Annette Philip believes in collaborative action through music. An Indian vocalist, composer/arranger, voice-over artist, pianist, producer, choral specialist, and faculty member at Berklee College of Music, she thrives on experimenting with the human voice.
In 2003, she founded Artistes Unlimited in New Delhi, one of India’s largest and most diverse performing arts collective. Now based in Boston, Philip is the Founder-Director of Berklee’s immensely popular Indian Ensemble, the only performance class at Berklee with over 14 million YouTube hits for their videos.
Philip is also Creative Director and core vocalist of the award-winning international a cappella quartet, Women of the World, who were the 2014 USA National Acapella Champions. With members representing Japan, Italy, India, Haiti and the US, Women of the World currently performs in 31 of the world’s languages, and is committed to uniting global voices through song.
INDIA New England News: Please tell our readers about your work and what you enjoy most about it?
Annette Philip: I’m a creator. Whether it is music, food, art, writing… creativity, imagination, infusing ideas from different points of view – this is what drives me. Someone asked me the other day, where I’m based. And without thinking about it, my immediate response was, “I go where the music is”
I divide my time between being an active performing/recording/touring musician, and being an educator.
In the academic field, I am the Artistic Director of the Berklee India Exchange and Founder Director of the Berklee Indian Ensemble at Berklee College of Music. Through the Berklee India Exchange, the college is harnessing the global power of the Indian music industry to foster a richer learning environment for all of its students. The Berklee Indian Ensemble is one of the largest and most diverse ensembles at the college, with musicians from 42 countries and counting.
So many people supported me in my journey so far, and thus, being able to contribute in the creation of this scholarship fund was a dream come true, as I’m finally able to give back. We also conduct workshops in India twice a year under the newly instituted Berklee Tandon Global Clinics (due to the generous support of Ms. Chandrika Tandon, a Grammy nominated vocalist and part of Berklee’s Presidential Advisory Council). This is part of our endeavor to create more and more access to music education, be it on vocal technique, electronic innovations in music, production aspects, or ways to integrate Eastern and Western pedagogical practices in music therapy programs.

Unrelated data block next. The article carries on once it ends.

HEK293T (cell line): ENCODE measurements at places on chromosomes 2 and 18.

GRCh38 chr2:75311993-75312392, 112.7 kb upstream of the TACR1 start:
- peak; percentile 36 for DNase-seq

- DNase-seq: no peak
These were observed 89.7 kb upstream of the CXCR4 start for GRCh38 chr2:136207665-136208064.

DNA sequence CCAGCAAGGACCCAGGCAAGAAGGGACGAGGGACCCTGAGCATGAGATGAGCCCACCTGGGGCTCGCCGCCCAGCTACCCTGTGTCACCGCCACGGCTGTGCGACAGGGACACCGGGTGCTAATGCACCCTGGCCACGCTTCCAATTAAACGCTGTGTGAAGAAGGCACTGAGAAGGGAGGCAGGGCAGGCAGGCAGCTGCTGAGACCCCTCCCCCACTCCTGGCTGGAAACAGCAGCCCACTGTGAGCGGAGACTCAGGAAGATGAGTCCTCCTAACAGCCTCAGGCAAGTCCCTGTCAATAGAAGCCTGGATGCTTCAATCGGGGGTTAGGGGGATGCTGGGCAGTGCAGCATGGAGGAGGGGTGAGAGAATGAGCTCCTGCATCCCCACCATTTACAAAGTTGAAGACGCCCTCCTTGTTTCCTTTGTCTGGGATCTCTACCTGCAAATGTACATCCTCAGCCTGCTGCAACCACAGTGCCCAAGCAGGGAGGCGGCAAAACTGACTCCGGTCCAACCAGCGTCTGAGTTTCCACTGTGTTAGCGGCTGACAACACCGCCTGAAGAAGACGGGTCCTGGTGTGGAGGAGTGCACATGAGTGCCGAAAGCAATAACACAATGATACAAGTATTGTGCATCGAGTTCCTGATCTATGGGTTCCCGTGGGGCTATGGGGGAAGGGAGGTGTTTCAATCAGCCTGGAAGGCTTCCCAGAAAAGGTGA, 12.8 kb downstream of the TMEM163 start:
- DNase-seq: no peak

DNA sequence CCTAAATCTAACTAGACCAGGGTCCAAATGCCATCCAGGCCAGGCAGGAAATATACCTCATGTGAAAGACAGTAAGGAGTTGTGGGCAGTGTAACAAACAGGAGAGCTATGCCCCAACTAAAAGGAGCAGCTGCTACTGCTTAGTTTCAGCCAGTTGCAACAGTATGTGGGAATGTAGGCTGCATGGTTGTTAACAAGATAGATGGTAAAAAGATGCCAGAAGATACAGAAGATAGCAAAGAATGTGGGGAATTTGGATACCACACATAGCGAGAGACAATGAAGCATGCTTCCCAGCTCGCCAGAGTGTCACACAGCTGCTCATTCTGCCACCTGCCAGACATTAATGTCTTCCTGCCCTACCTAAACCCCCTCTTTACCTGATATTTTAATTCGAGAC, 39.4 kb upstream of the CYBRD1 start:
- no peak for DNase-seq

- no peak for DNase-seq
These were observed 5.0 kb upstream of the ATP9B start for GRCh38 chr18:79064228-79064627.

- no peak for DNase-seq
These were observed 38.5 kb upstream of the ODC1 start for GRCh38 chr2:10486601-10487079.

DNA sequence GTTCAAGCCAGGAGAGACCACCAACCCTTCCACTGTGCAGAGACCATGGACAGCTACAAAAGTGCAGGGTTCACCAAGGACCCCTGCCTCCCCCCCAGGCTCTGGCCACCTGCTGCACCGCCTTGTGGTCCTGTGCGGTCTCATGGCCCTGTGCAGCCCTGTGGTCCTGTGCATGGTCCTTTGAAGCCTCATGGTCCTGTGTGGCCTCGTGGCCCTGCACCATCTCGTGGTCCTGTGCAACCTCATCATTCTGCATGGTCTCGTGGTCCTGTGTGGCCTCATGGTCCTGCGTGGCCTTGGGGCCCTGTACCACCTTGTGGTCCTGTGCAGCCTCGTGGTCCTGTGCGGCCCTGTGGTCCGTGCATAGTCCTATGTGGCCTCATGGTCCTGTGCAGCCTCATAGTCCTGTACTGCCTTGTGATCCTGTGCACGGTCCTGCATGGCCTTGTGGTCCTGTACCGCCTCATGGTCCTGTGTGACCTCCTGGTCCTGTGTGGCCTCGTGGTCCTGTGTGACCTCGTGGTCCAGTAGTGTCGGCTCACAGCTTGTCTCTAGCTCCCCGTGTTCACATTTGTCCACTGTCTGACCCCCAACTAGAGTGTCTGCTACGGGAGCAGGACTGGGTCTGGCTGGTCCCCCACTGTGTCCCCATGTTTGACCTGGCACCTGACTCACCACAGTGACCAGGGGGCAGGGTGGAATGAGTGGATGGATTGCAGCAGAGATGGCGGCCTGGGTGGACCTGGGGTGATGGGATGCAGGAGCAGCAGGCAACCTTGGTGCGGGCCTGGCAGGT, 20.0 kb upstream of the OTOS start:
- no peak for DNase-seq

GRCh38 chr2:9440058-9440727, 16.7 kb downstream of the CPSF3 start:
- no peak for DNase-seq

Besides my work at Berklee, I also tour with an international award-winning vocal quartet, Women of the World. The four vocalists represent Japan, Italy, India, and Haiti/USA. We currently perform in 31 of the world’s languages, using our art to delve deeper into cultures from around the world, finding ways to celebrate both our similarities and our differences, and taking that message forward. When you study the music of say, Ireland or Malaysia, you get to know more about the history of each country, the struggles their people faced, their way of life, their beliefs, their triumphs, and in many ways, this helps you see that country and its people differently. They are no longer the “Other” but instead, you relate to them on a deeper level. This is at the core of Women of the World’s mission. The four of us are a microcosm of the world, and we often disagree on myriad subjects. What’s important is how we work through these matters, with love, with sincerity, and open communication. Over the years, we have been blessed to collaborate with with legendary artists such as Nona Hendryx, Bobby McFerrin, Angelique Kidjo and Mario Frangoulis, besides touring in Asia, Europe and North America since 2008. We were also the 2014 National USA Acappella Champions through Harmony Sweepstakes, the oldest running acappella chamionships in United States.
As a performer and choral specialist, I’ve also been very blessed to work closely with many of my idols who I consider mentors. Two of them stand out so far:
Firstly, with Mr. A.R. Rahman, Grammy and Academy-winning Indian composer, since 2015 in his live performances. He is truly a genius and continues to inspire me in indescribable ways. I’ve learned so much from my time on the road with Mr. Rahman and his incredible live band, and this has made a tremendous impact on my teaching style at Berklee as well. I feel it’s so important for educators to continue to challenge themselves, and grow, so that they stay relevant in the classroom!
Secondly, with Mr. Bill Whelan, Grammy winning Irish composer of the famed “Riverdance” – I’ve been blessed to collaborate with Mr. Whelan on his new projects as a vocal director and choral specialist, and find immense fulfillment in being able to introduce unique global vocalists to his team spanning Serbian, Turkish, Japanese, African and Indian styles.
This is why I go where the music takes me! I absolutely love what I do, and am grateful to create every single day.
INE: To which charitable, community and professional group do you belong and why?
AP: All through school and college, I had found it odd that people were competitive in the arts. We would meet other young musicians in New Delhi at college festivals, and rather than being happy that so many other students our age were into music, people would be hostile, even considering themselves rivals. When my friends and I appreciated or complimented someone, they would often look at us strangely.
Finally, in 2003, after graduating from LSR College in New Delhi, I spoke to some musician friends, and we decided it was time for a change. My idea was to create a platform for artists in Delhi to converge, collaborate and create in an environment of cooperation, not competition. Thus was born Artistes Unlimited (AU). Within a year, AU became home to over 80 serious vocalists in New Delhi, and soon we had musicians of all ages, from different musical backgrounds joining us. We explored acapella, gospel, funk, jazz, and also Indian folk, classical and sufi music.